For example, transverse myelitis is a rare condition that can often lead to the loss of movement in both legs. In our experience, this is rarely covered explicitly in insurance policies. However, its symptoms are often similar to paralysis or ‘loss of a limb’. Where loss of a limb is covered under a policy but loss of use of a limb is not, it may also be possible to argue that loss of use of a limb is effectively the same as loss of a limb; we have argued this successfully in the past. Depending on your insurance company’s definition and whether your symptoms match any of the listed conditions, you could then make your claim under this other defined condition.


Multiple claims

Often, you can make multiple claims under one insurance policy. For example, some critical illness policies will pay a lump sum for your injury and a fee for the number of nights you spent in hospital. Moreover, you may be able to claim for Total Permanent Disablement, which we have written a separate article on here.


Build your case

Include as much supporting evidence as you can. You can get your full medical records for free from your GP or the hospital you attended, though obtaining your own medical evidence to support your case may be beneficial. You could ask your GP or treating consultant to prepare a letter for your insurer. However, your GP or consultant may charge a fee for writing a letter, and many insurers ask for a compulsory report from your GP or consultant (which you may have to pay for in any event). Therefore, you should ask them if they would consider doing it for free or at an agreed price in advance.

If you decide to obtain your own medical evidence, you should send your consultant or GP the precise wording from the section of the policy that is relevant to your claim. This will reduce the likelihood of the insurance company being pedantic and overly prescriptive that your condition does not match the precise wording.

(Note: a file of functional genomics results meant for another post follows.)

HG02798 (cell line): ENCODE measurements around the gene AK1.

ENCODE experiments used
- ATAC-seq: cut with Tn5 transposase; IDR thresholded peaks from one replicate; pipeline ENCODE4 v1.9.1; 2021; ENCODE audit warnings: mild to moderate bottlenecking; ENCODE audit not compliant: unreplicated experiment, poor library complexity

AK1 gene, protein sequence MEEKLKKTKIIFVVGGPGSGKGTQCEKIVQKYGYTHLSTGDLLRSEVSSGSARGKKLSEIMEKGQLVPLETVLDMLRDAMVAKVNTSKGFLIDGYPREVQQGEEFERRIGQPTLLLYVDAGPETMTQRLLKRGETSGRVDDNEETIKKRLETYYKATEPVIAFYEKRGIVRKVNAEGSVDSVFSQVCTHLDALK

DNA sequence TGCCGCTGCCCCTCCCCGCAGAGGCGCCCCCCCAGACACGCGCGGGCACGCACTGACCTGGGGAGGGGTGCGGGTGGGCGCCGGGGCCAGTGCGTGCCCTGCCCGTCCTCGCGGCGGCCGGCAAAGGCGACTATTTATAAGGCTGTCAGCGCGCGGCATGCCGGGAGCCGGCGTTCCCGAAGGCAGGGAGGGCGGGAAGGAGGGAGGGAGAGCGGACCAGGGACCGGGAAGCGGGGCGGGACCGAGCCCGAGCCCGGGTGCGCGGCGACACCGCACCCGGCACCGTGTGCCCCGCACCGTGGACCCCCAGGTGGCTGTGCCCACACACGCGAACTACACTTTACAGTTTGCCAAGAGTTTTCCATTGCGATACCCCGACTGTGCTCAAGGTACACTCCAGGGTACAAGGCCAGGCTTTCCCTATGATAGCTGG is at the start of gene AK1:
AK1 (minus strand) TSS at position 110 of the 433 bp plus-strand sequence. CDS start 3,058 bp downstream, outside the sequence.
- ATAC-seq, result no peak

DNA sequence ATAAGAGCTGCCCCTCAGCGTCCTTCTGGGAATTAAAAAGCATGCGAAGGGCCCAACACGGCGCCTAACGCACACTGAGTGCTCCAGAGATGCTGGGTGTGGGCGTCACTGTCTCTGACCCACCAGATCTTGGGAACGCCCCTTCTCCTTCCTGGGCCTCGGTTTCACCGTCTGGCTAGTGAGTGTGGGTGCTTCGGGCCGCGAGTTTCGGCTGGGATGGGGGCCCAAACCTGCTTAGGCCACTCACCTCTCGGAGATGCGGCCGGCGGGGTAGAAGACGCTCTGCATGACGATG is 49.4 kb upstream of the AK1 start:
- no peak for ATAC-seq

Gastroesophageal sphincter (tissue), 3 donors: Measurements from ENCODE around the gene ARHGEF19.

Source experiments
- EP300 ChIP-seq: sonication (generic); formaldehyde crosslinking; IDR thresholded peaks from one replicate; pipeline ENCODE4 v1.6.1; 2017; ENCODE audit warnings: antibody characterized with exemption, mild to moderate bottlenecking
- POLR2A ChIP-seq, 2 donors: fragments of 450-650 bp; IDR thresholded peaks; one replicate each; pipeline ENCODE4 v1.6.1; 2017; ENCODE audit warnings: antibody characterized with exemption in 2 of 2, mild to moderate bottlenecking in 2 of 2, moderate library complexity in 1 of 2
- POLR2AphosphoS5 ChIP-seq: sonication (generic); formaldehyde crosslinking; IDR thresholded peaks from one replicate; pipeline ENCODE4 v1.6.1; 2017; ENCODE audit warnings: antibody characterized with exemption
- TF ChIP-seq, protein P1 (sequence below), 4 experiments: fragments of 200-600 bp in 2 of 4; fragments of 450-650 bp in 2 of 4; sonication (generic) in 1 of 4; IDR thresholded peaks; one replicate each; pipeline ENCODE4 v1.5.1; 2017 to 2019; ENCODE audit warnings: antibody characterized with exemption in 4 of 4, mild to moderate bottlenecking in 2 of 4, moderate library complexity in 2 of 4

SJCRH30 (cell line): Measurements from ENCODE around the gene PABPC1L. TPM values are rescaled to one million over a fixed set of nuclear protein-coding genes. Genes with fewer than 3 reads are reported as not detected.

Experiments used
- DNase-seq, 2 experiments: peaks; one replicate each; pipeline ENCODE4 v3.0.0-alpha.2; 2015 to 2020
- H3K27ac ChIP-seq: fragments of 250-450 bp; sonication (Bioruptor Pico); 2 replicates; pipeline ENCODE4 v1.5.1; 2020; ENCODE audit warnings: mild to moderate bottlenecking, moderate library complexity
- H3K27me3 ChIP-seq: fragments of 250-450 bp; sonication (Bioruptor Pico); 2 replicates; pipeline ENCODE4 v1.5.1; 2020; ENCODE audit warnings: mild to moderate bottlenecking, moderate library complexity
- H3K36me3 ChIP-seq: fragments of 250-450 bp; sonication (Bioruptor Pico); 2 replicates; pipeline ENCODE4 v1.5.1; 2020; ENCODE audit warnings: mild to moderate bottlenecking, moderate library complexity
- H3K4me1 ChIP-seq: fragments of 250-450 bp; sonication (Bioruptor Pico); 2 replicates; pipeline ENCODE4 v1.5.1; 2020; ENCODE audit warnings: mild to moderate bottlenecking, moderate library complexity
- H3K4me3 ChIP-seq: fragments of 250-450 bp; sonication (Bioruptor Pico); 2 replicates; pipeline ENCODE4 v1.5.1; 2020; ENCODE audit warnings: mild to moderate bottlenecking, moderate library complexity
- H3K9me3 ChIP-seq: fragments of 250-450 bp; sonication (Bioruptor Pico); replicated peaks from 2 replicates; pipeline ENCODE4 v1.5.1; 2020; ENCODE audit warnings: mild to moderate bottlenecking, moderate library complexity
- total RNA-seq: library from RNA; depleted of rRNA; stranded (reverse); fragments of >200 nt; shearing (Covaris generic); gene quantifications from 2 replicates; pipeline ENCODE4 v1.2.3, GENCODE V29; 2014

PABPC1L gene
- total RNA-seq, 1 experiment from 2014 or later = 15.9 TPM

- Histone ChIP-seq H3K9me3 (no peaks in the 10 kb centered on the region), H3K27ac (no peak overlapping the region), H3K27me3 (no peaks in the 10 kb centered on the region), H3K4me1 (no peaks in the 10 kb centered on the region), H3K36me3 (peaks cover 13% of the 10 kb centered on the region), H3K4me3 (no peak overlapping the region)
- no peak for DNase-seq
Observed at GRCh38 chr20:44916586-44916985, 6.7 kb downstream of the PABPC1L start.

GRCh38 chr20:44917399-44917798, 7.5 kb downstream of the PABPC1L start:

After your GP has completed the letter/report, ask them to send it to you first so you can review it and iron out any inconsistencies. They may have got something wrong or not included all your symptoms. It is more cost and time effective for you to highlight inconsistencies and fix them before it is sent off to the insurer.


Know your rights

If your claim is rejected, you should make a complaint to the insurance company directly. An insurance company generally has eight weeks to consider your complaint.

If you are still unhappy with their decision, you can make a complaint to the Financial Ombudsman Service (“FOS”). The FOS is an independent and impartial service that aims to settle disputes between consumers and financial businesses.

It is important to follow the complaints procedure set out by the insurance company when you are challenging a rejected claim. The FOS will not look at your complaint until the insurance company’s own complaints procedure has been exhausted.


Be patient (to an extent)

Some policies require that a specific time period elapses (often 12 months) before they will pay out on a claim. This is often because the insurer and the medical team need to be sure your injuries are permanent. If you have suffered a serious and permanent injury, you can ask for payment earlier than the set time frame. In this situation, it would be advisable to obtain medical evidence confirming you meet the policy definitions now and you will continue to meet them in, for example, 12 months’ time.


Success stories

These are the steps we take to assist patients through the Legal Service. We have seen many successes over the years, some of which you can read about on our website:



You can find further information regarding our injury expertise, experience and team on our Personal Injury and page.